4 Press Ctrl-R (fill to the right) to calculate the average intensity for each frequency channel. 3. Graph the intensity of the hydrogen emission as a function of frequency. Click on the chart icon. Click the graph at the second row left corner. Click Next >. Go to the series tab, not the data range tab. X values: Click on the red icon to the right. This brings you back to the spread sheet. Highlight the cell next to Channel Frequency (MHz) and drag it all the way across the values in that row. Click on the red icon again. Y values: Click on the red icon to the right. Highlight the cell next to Average Intensity and drag it all the way across the values of that row. Click on the red icon again. Click Next >. Label the axes and title of the graph Chart title: Intensity vs. frequency Value (x) axis: Frequency (MHz) Value (y) axis: Intensity Click Next >. Choose the location of your graph. As object in: SRT Data (Best) Click Finish. Customize your graph Place the mouse on top of any number on the y axis. Double left click. Click on the Scale tab. Minimum: 200 Maximum: 275 Major unit: 10 Minor unit: 2 Click Ok. Demystifying Scientific Data: RET 2006, Rev 3 182

5 Do the same thing for the X axis. Minimum: MHz Maximum: MHz Major unit: 0.2 Minor unit: 0.04 Check the value (y) axis box and select crosses at: Click Ok. 4. Draw gridlines. Right click on any empty space of your chart. Go to Chart Options go to the Gridlines tab. 5. Customize your graphs. You can add color to the line connecting the dots and to the background if you would like. 6. Repeat steps 2-5 for the rest of the data. You will now have 3 graphs that should look similar to graph below. SRT Hydrogen Spectrum 280 Intensity Two Arms Galactic Center One Arm Frequency Demystifying Scientific Data: RET 2006, Rev 3 183

6 Name Period Date Galactic Rotation Activity SRT Hydrogen Spectrum, Part 1 Hand in your graph and answer the following questions: 1. The 21 cm peaks are not at the same location (frequency) on the graph. Explain. 2. What is the significance of the number of peaks for each line? 3. Suggest a method to remove the large and uneven background signal. Demystifying Scientific Data: RET 2006, Rev 3 184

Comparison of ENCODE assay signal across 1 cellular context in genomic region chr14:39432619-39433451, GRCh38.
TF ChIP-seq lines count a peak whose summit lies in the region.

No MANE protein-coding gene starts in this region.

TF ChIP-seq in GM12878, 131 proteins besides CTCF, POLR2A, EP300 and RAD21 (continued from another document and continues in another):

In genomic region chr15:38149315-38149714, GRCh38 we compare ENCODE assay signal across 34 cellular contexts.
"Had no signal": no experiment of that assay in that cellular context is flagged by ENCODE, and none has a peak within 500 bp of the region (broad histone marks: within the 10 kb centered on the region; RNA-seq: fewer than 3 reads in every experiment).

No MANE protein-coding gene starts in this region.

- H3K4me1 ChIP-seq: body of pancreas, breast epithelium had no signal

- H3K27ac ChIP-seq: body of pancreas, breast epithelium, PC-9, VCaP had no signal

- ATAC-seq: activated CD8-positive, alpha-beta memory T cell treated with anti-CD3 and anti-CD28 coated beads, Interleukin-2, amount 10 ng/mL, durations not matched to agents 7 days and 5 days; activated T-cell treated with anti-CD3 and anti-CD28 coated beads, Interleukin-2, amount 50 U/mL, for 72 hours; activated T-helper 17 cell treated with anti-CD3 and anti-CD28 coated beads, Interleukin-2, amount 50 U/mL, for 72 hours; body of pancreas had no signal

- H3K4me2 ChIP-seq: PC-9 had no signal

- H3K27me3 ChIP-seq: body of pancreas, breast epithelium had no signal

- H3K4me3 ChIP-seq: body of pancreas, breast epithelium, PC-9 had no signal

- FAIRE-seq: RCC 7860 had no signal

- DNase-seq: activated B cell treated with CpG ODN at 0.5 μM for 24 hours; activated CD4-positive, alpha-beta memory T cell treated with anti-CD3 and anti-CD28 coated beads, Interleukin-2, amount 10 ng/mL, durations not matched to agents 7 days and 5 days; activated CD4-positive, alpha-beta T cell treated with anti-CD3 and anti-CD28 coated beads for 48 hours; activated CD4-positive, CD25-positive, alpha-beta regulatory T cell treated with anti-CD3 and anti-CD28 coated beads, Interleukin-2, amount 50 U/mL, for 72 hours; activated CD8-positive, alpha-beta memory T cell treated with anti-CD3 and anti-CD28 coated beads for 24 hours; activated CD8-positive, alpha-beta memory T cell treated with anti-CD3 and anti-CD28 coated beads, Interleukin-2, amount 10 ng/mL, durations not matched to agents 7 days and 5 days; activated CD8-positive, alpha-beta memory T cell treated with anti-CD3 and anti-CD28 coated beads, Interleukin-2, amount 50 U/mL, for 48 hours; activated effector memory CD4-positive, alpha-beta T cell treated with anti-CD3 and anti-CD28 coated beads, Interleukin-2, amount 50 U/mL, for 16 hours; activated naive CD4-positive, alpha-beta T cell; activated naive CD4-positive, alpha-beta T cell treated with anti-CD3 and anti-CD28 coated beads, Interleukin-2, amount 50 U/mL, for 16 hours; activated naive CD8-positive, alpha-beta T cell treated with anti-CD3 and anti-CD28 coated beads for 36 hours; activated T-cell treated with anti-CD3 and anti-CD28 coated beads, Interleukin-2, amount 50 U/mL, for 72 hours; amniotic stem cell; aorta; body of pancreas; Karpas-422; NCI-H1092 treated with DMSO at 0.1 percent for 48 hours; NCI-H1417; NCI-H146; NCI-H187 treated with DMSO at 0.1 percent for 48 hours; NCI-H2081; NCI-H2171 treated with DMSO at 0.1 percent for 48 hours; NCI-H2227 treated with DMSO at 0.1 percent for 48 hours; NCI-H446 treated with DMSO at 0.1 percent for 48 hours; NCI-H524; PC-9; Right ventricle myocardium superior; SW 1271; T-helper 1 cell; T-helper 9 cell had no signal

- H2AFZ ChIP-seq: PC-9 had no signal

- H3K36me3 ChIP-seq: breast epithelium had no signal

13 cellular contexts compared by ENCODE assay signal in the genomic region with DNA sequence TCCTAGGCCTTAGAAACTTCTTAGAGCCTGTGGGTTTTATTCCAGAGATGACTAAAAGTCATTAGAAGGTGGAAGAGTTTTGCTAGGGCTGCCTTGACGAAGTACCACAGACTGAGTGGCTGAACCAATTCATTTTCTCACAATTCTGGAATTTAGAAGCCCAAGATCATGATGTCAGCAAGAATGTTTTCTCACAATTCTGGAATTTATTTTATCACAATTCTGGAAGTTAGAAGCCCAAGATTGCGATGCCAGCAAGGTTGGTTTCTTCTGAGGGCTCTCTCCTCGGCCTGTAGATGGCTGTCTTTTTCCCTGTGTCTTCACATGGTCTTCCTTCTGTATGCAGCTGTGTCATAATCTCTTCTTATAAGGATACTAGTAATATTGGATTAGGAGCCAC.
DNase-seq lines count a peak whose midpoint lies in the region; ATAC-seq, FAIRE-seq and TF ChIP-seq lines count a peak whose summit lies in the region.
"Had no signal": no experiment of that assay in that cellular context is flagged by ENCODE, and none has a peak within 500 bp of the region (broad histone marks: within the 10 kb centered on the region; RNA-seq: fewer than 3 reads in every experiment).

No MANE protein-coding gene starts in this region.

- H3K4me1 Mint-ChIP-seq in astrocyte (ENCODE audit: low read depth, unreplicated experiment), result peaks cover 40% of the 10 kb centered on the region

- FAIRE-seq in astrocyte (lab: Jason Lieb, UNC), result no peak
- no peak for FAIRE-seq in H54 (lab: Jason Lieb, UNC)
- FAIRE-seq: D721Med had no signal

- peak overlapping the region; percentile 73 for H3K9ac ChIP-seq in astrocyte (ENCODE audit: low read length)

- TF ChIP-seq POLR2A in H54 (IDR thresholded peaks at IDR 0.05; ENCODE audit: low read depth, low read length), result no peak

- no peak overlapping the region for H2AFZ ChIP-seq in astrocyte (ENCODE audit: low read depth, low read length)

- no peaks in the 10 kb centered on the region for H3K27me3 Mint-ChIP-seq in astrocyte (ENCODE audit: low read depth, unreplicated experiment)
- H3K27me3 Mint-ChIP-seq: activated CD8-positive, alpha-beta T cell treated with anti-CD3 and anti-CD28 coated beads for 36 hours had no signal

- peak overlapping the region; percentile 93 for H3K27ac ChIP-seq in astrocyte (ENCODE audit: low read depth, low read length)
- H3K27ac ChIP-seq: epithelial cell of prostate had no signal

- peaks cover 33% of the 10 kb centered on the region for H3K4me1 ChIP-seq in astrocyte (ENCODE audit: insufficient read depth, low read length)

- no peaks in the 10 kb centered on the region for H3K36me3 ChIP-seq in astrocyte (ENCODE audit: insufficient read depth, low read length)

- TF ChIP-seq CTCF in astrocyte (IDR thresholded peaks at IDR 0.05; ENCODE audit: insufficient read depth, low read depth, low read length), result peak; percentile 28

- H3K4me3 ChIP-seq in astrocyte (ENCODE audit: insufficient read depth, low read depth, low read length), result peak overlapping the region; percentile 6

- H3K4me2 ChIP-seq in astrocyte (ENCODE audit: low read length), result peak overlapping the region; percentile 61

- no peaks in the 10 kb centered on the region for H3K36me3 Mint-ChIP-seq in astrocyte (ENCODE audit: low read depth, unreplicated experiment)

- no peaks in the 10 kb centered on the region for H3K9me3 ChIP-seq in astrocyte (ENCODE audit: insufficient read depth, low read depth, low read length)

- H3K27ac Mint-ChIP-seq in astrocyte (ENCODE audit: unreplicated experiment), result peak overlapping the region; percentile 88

7 Removing the Baseline Notice that the graphs are slanted. This phenomenon is due a systematic error in the instrumentation. You need to remove it! 1. Delete the first 5 and last 5 average intensity values. Then save your data, you won t need these values any longer. 2. Now take a look at the intensity values on your spread sheet. Notice that at the beginning the values are pretty steady, with only minor fluctuations. Then the values start to increase, reach a maximum point, start decreasing, and then they start to get steady again. 3. Draw a box around the intensities right when the values start to increase all the way until they stop decreasing again. Delete this data. Don t save the data!!! Your graph should look like the graph this: 230 intensity frequency (MHz) 4. Move the pointer to any value within the graph. Right click, then Add Trendline Click on the Type tab, Choose Linear Click on the Options tab, and check Display equation on chart Click Ok. 5. Write the equation for the linear regression: Y = Demystifying Scientific Data: RET 2006, Rev 3 185

8 Your graph should look like the one below: y = x intensity frequency (MHz) 6. Before you do anything else, click the undo button until you have recovered ALL the deleted data from the peak of the graph. You will need in order to continue! 7. The linear equation for the example graph is y = x Yours might be slightly different. You will now need to subtract this equation from the average intensity for each frequency channel. (Remember that your equation is different that the one used for this example, so you will have to modify these values according to the linear equation obtained from your graph. To make it easier for you, the numbers that you have to modify are highlighted in blue). Go to the Baseline correction row, column Q. Click on this next cell and type: =L19-((8.0592*L18)-11241). Notice that the values in blue correspond to the linear equation for the example graph (y = x 11241), these values will be different in your case, so make sure you change them. L19 is the average intensity for that frequency channel L18 is the frequency for that particular channel. Highlight this cell and drag it all the way across the empty cells in the row. Press the Ctrl-R (fill to the right) to remove the baseline from each channel. Repeat the above for the other two graphs. Demystifying Scientific Data: RET 2006, Rev 3 186